Don't be surprised if suddenly you hear a lot about a site called Culturecloud. There's about to be a big faux grassroots push. Check out this ad on a journalism jobs board:
Immediate Freelance work for www.Culturecloud.net:The site is interesting. According to its Who We Are, it was started by Michele DiLorenzo -- no other info, but chances are the same person who has a long history in new media with Viacom, Vulcan and Casey-Werner.
The pay is $100. Here's the two-part job description:
1) Find 30 interesting Internet sites and post to their message boards
about Culturecloud, creating links in those postings back to Culturecloud
content. Write smart, interesting posts that are relevant to those sites.
The links can be to a specific article or topic page on Culturecloud. The
posts need to be decent so that we are not seen as spamming the other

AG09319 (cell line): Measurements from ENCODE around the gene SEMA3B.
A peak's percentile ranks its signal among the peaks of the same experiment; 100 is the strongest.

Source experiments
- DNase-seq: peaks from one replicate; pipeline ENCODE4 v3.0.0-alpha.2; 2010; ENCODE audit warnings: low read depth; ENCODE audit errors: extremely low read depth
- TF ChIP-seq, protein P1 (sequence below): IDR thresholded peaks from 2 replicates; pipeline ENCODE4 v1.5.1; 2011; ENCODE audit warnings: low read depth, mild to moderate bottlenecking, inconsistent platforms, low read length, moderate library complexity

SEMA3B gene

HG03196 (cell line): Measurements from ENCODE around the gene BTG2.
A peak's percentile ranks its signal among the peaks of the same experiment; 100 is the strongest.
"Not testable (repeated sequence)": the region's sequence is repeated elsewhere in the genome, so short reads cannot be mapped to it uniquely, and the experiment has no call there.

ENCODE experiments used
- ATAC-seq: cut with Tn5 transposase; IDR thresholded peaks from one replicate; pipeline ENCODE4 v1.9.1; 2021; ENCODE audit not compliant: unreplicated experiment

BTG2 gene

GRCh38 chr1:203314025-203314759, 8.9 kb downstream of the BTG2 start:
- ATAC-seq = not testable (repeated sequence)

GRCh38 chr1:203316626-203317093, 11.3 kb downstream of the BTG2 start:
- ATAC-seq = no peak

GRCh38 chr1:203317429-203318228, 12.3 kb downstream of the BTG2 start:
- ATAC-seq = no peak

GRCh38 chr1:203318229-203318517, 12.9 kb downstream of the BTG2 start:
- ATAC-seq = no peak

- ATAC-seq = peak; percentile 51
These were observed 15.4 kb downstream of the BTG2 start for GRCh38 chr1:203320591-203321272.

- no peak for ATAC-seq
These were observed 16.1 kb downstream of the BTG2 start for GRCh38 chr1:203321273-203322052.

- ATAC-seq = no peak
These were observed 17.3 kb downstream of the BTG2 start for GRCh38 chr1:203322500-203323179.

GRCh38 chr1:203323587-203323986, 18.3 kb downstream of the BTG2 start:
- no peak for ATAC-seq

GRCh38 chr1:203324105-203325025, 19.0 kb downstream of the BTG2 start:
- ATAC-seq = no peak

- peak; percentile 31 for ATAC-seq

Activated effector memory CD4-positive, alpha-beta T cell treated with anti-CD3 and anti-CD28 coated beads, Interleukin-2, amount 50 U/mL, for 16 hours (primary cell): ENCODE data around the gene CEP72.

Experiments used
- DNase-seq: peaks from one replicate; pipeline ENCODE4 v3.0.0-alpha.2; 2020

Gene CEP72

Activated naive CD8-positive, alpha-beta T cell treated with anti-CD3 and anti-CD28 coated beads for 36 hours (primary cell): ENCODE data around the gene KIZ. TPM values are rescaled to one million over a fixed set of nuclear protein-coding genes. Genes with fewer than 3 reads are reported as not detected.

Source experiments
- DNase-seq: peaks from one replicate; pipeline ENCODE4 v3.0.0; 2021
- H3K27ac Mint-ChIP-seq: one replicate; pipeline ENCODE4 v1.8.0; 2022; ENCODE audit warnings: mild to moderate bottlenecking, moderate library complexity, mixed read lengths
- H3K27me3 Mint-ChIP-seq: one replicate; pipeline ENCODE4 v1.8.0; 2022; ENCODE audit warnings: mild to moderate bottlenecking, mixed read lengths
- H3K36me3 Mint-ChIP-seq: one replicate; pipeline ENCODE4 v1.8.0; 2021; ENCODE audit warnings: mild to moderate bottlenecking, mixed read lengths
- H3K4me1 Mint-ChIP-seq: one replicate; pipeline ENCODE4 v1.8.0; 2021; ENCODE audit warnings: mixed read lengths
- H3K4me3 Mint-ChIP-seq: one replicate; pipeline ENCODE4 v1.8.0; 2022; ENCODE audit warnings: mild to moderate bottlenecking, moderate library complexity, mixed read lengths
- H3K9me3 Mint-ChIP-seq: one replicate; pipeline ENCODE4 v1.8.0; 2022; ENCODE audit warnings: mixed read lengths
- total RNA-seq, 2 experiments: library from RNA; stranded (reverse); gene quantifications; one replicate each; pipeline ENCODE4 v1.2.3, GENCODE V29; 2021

site. They should also spark readers' interest in checking out
Culturecloud. Naturally, before posting and creating links to
Culturecloud, you will need to spend time on the Culturecloud site to find
relevant content to link to the message board posts.
Keep a list of posts you make.
Keep a list of the email addresses of those message board contributors, so
Culturecloud can use them later in an email campaign conducted by a
2) Send the attached invitation to join Culturecloud to 200 people you
know, asking them to invite their friends, and send Culturecloud the list
of those e-mail addresses.
Culturecloud is sort of a blogging and photo-posting site juiced up with a a wide set of tag clouds respresenting both subjects being discussed on the site and those discussing them. The clouds are pervasive -- on the home page, on individual posts, etc. The idea is to create a cloud of ideas that will entice people to explore many other links and entries on the site. Of course, the ads will follow.
Nice use of tags and tag clouds. But I'm not sure people would be so eager to discuss the topic off site if they knew their e-mail addresses were being harvested for a marketing campaign.
So be warned.